United Nations

After years of initiatives and deals that didn’t quite take off, it seems that real estate development partnerships with First Nations are being undertaken in all corners of B.C.–and the results today are spectacular.

By Robin Brunet

Suddenly, it seems to be in the news: Westbank Corp., Polygon, Aquilini Developments and many other B.C. companies are currently working with local First Nations groups on major real estate developments. Although no single catalyst was responsible for these recent partnerships, the consensus among partners like these is that this is the way many developments will be undertaken in the future.

The relationships are mutually beneficial. Some First Nations have billions of dollars worth of real estate, on and off reserves, but in many cases lack sufficient development resources. Non-aboriginal entities that do have those resources are entering into partnerships with First Nations, because developing the often prime land on offer frequently encounters far less red tape than is the norm.

Chief Chris Derickson Westbank First Nation


Fascilitating the partnerships is the powerful idea of self-governance, says Chris Derickson, chief of the Westbank First Nation (WFN). “The majority of development on WFN lands is always driven by our members.”

Prior to becoming self-governing in 2005, Westbank’s 5,340 acres of lands near Kelowna had an assessed value of less than $500,000. Today it’s worth more than $2 billion, and $604 million in building permits have been issued in the last 14 years alone (with the time between a proposal being submitted and the shovels hitting the ground typically being a relatively quick three to six months). As a result, population growth of 30 per cent on its Tsinstikeptum Indian Reserve No.9 lands on the west side of Okanagan Lake was recorded as the eighth-strongest in all of Canada by Statistics Canada.

Westbank’s past joint venture projects were the Snyatan and Okanagan Lake shopping centres, with Anthem Property Group Ltd. and Churchill International Property Corporation, respectively. At this time, according to Chief Derickson, “We’re currently looking for partners to help develop other parcels of community-held lands.”


Given the pro-development stance of so many First Nations, the opportunity to create spectacular residences is boundless. Such is the case of Skaha Hills, described as a resort-style residential community sculpted on a hillside property in Penticton. The multi-phased development was originally started as a partnership with Greyback Construction Ltd., a local builder with four generations of experience, and the Penticton Indian Band.

Curt Jansen, VP sales and marketing at Skaha Hills, says, “I first worked with the Osoyoos band on a resort development, and over the last 20 years the Osoyoos Indian Band has gone from being virtually bankrupt to one of the most respected bands in North America.”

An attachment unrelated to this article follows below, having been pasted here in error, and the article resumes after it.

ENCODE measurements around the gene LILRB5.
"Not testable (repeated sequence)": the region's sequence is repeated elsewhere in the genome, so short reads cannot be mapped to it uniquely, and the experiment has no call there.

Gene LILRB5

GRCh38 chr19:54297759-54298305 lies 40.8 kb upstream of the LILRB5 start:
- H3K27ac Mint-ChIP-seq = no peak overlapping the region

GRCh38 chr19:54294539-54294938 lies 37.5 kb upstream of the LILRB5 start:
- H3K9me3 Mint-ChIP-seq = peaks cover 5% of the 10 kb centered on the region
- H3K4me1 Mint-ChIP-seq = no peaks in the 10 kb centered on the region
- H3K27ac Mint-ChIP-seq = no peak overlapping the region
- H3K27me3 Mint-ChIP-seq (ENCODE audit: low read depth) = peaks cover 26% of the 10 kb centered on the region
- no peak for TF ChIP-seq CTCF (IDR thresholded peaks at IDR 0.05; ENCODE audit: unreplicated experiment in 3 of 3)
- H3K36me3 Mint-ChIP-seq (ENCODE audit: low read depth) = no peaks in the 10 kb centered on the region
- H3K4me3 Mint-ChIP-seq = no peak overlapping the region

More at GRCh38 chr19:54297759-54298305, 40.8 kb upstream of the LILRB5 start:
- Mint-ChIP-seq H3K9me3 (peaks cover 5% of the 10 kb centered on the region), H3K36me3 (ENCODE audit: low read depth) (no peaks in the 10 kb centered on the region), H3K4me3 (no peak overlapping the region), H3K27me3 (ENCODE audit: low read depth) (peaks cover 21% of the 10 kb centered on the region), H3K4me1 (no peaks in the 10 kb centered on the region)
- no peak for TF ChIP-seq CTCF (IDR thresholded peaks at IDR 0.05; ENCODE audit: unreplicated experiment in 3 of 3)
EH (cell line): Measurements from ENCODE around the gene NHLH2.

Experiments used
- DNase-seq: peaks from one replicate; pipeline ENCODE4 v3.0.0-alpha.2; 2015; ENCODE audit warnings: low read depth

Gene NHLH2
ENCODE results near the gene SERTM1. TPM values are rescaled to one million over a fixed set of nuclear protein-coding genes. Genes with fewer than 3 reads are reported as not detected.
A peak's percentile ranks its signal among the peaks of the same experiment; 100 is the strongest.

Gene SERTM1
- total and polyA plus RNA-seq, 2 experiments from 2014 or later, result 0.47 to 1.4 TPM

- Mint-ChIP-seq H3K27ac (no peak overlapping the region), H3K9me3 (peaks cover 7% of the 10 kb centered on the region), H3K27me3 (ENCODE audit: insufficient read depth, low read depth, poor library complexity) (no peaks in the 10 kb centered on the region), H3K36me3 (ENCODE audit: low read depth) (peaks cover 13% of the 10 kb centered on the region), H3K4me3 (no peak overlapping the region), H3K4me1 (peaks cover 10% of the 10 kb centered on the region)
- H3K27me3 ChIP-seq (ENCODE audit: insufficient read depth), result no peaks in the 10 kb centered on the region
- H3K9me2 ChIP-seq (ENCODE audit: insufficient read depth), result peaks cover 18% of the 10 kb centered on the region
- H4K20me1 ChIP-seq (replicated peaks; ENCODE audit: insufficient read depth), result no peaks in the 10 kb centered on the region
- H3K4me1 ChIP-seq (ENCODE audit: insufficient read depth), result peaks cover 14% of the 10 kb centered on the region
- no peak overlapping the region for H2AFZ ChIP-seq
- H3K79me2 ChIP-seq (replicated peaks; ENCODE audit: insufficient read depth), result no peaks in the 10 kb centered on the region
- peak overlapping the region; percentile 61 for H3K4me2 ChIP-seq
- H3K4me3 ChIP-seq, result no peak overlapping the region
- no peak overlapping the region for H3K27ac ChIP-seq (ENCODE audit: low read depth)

So what changed? “Supreme Court rulings have given bands more control over their own destiny, and the evolution of the leases is another critical advantage. Instead of the buckshee leases that didn’t provide tenants with enforceable property rights, projects such as Skaha Hills now benefit from being government guaranteed, pre-paid, long-term Crown leases, which helps protect all parties,” explains Jansen.

Westbank First Nation land in West Kelowna


Barry Johnson says long-term leases are key in successful partnerships. Johnson is responsible for a dozen gated communities as well as Predator Ridge Resort, and he’s now presiding over Ariva on Westbank land, a development with a 125-year lease that is breaking ground in 2020.

Ariva is being marketed as the ultimate baby boomer community. Its 200 units will range from 1,250 to 1,760 square feet with sizeable outdoor decks. Amenities will include a two-acre urban farm, a café/bistro, wine bar and gym that spill out on a pool area.

Johnson credits Westbank and other First Nations for “creating great planning and building departments by having taken what works best in other municipalities and ditching the obstructive attitude. I’m so glad Ariva is being developed with Westbank rather than a non-aboriginal governing body: their lack of bureaucracy and eagerness to help us is refreshing.”


Of course, partnerships aren’t limited to the private sector. Several years ago, the Town of Ladysmith and the Stz’uminus First Nation joined forces to develop an updated waterfront plan. The final draft was completed in 2018 and is seen as a precedent for working together in the spirit of reconciliation.

Other examples include the Lake Cowichan First Nation, which achieved self-governance in 2017, facilitating the start of a market-driven housing development for aboriginals and non-aboriginals, constructed in a waterfront area that the band plans to transform to include a variety of economic generators. Another transformation in the works is the Spirit Bay seaside village on Sc’ianew (Beecher Bay) First Nation land, where 1,500 new homes are planned along with a new town centre.

Chris Scott, past chief operating officer at Osoyoos Indian Band Development Corporation, says much must happen for partnerships between First Nations and non-aboriginals to reach their fullest potential, including improving infrastructure and educating business people on how to develop joint ventures. He says First Nations lands contain “extraordinary potential,” if basic business principals such as feasability studies, environmental analysis and engineering predesign are applied.

Scott has good advice for non-aboriginal real estate developers interested in working with First Nations. “Study the process for leasing First Nations land,” he says. “Be patient and respectful. Be transparent and honest in all discussions and know that building a trusting relationship takes time.”